• The works of Emanuel Swedenborg (not considered equal to the Bible)

Unification Church

  • The Divine Principle
  • The Bible as illuminated by more recent revelation

Liturgical books

Worship Eucharist Celebration Of The Eucharist

Worship – Celebration Of The Eucharist

Liturgical books are used to guide or script worship, and many are specific to a denomination.

  • Catholic liturgical books
    • Books of the clergy
      • The Roman Missal (The pope, archbishops, bishops, priests and deacons editions)
      • The Book of the Gospels (evangeliary/evangelion)
      • The Lectionary
      • Sacramentary (for bishops and priests)
      • Pontifical (for bishops)
      • Cæremoniale Episcoporum (for bishops)
      • Breviary (Hours/Divine Office)
      • Gradual (Roman gradual, antiphonal, cantatory)
      • Liber Usualis (Book of Common Use/Gregorian chants)
      • Roman Ritual (baptism, benedictions, blessings, burials, exorcisms, etc.)
      • Roman Martyrology (saints/The blessed)
    • Books of church attendants:
      • Missal (pew cyclical editions)
      • Missalette (pew seasonal editions)
      • Hymnal (pew hymnbook editions)
  • Protestant liturgical books
    • Lutheranism
      • Evangelical Lutheran Hymn-Book (ELHB) 1912
      • The Lutheran Hymnal (TLH) 1941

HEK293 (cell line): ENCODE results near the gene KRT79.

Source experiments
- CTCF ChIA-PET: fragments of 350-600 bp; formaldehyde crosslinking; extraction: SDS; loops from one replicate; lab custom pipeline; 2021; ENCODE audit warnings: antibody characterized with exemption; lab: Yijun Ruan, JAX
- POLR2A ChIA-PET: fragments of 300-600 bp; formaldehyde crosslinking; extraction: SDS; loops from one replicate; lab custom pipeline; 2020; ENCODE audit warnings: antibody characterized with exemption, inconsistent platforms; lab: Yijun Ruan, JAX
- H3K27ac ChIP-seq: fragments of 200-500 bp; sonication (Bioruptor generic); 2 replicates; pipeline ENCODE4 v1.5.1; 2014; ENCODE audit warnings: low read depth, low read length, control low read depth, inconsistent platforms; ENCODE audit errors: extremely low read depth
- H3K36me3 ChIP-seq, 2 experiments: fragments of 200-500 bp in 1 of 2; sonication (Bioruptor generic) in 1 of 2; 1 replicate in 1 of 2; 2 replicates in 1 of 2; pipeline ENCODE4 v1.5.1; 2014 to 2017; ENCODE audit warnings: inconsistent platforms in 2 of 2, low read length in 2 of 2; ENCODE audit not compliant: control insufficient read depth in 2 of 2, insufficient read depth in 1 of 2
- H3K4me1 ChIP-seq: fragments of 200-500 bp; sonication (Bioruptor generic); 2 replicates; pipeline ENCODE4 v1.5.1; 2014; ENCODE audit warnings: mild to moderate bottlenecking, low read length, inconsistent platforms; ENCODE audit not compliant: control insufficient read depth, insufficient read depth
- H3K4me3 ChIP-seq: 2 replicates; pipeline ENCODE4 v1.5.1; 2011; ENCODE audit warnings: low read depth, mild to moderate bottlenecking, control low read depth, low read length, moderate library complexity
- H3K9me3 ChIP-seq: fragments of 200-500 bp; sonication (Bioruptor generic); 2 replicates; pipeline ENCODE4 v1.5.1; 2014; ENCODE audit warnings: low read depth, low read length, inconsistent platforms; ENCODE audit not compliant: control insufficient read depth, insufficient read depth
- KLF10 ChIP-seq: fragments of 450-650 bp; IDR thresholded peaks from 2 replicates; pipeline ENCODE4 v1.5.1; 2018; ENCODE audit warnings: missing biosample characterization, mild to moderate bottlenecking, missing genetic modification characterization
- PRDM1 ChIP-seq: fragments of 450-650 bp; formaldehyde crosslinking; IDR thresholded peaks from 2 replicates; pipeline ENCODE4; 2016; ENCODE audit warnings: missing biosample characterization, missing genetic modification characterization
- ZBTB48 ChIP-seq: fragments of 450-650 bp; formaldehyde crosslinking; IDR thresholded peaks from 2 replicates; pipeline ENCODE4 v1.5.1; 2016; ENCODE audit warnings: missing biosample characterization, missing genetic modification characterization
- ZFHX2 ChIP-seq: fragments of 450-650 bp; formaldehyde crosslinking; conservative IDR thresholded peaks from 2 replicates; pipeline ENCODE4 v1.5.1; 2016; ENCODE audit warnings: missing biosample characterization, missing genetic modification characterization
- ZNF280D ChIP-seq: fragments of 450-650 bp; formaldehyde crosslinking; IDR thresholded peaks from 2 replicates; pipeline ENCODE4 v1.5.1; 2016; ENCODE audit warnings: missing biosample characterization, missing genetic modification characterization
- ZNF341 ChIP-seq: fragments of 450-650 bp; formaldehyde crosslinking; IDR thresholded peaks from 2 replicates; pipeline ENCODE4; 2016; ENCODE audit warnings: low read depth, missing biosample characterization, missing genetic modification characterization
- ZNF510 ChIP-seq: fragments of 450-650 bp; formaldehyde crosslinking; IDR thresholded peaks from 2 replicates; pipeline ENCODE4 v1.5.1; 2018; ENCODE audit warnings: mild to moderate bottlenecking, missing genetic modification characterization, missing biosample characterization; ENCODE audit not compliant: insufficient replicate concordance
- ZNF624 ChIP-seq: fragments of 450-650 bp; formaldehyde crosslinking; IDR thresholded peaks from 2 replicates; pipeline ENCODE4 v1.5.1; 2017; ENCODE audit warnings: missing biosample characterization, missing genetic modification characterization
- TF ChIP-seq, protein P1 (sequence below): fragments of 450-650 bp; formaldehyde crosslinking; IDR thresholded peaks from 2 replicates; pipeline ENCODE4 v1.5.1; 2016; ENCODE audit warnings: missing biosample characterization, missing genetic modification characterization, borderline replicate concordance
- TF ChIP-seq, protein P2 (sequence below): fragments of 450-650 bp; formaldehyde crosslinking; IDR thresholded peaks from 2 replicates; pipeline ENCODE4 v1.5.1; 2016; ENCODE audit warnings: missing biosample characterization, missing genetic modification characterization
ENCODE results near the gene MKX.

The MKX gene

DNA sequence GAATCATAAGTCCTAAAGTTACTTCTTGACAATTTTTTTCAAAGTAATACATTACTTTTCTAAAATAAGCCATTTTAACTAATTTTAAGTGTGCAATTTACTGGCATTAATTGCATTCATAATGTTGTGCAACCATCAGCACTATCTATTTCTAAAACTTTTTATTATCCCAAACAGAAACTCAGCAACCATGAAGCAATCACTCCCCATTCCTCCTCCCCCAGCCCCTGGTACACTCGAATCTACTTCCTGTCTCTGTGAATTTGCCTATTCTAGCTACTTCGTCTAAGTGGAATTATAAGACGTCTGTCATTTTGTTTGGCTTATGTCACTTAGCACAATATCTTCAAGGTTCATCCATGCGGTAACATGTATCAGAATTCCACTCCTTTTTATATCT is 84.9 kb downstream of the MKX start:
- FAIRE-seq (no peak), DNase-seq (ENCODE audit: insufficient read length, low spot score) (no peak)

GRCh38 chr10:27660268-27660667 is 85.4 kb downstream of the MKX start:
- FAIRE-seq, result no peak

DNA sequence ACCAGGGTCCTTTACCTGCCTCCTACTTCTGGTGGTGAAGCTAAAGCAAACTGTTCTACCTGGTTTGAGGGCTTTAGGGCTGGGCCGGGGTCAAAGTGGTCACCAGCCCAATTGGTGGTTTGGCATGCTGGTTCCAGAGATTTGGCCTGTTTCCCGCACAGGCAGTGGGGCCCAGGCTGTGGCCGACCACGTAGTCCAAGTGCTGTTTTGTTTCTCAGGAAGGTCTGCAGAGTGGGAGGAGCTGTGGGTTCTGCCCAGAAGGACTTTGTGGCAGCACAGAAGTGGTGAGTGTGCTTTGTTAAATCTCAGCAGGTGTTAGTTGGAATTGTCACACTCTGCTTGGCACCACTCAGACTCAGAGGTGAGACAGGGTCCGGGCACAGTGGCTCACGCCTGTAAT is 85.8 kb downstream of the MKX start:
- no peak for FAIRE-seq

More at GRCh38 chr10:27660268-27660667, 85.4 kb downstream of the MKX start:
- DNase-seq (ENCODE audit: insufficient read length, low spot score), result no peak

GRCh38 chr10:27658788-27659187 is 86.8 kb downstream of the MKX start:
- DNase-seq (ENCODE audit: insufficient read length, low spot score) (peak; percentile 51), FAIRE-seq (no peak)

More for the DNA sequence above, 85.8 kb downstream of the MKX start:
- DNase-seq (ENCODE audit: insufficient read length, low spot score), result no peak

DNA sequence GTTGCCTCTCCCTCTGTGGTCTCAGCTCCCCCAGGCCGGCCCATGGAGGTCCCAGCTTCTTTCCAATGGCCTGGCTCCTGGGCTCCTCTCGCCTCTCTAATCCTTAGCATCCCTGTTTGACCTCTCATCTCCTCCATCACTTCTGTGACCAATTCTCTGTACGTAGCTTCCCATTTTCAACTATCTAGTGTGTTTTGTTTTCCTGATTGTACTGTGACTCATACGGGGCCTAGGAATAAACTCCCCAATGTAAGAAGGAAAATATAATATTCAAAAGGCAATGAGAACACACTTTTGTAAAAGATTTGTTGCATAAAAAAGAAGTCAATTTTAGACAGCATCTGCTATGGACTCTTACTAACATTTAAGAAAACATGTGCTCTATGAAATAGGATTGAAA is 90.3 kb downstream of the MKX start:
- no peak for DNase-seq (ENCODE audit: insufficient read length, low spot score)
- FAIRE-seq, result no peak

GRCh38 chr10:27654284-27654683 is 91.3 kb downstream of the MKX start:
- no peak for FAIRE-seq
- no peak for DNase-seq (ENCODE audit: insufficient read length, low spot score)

• Lutheran Book of Prayer (LBP) 1941
      • Lutheran Service Book and Hymnal (SBH) 1958
      • Lutheran Book of Worship (LBW) 1978
      • Lutheran Worship (LW) 1982
      • Evangelical Lutheran Worship (ELW) 2006
      • Lutheran Service Book (LSB) 2006
      • Numerous hymn, service and guide books (varies by church)
    • Methodism
      • The Sunday Service of the Methodists
      • Book of Worship for Church and Home (1965)
      • The Book of Hymns
      • The United Methodist Hymnal (United Methodist Church)
      • The United Methodist Book of Worship (1992) (United Methodist Church)
      • Book of Discipline (United Methodist) (John Wesley-1784, United Methodist Church-2016)
      • Numerous hymn, service and guide books (varies by church)
    • Southern Baptists
      • Baptist Hymnal
      • Numerous hymn, service and guide books (varies by church)

Doctrines and laws

Further information: Christian theology and Noahide Laws

Various Christian denominations have texts which define the doctrines of the group or set out laws which are considered binding. The groups consider these to range in permanence from unquestionable interpretations of divine revelations to human decisions made for convenience or elucidation which are subject to reconsideration.